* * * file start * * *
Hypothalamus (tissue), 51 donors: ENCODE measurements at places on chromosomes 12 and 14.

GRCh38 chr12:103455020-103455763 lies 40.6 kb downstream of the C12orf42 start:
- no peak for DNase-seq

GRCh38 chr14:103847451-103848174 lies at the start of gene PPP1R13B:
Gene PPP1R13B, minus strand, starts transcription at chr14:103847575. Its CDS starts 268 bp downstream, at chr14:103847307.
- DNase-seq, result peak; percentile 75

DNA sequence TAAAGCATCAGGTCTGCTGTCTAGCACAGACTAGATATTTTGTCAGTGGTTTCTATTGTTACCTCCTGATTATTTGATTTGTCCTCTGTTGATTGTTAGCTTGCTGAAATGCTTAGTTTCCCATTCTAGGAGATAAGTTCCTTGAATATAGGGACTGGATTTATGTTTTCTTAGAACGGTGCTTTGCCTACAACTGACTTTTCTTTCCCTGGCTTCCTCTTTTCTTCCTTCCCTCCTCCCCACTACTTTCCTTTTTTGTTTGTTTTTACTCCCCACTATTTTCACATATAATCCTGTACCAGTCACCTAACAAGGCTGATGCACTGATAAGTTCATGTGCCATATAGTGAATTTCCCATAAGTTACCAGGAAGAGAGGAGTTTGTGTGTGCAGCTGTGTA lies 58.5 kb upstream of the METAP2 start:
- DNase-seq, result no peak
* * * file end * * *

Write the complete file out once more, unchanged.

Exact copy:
Hypothalamus (tissue), 51 donors: ENCODE measurements at places on chromosomes 12 and 14.

GRCh38 chr12:103455020-103455763 lies 40.6 kb downstream of the C12orf42 start:
- no peak for DNase-seq

GRCh38 chr14:103847451-103848174 lies at the start of gene PPP1R13B:
Gene PPP1R13B, minus strand, starts transcription at chr14:103847575. Its CDS starts 268 bp downstream, at chr14:103847307.
- DNase-seq, result peak; percentile 75

DNA sequence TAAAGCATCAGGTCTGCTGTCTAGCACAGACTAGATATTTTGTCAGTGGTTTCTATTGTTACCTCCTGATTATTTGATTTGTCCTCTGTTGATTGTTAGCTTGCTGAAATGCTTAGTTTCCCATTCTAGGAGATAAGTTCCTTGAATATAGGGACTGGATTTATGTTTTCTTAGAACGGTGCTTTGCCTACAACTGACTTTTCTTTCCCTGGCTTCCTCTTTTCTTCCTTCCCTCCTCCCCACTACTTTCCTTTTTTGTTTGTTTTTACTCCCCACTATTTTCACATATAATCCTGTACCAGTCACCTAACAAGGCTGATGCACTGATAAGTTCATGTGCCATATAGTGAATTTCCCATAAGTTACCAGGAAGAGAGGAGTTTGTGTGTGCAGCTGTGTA lies 58.5 kb upstream of the METAP2 start:
- DNase-seq, result no peak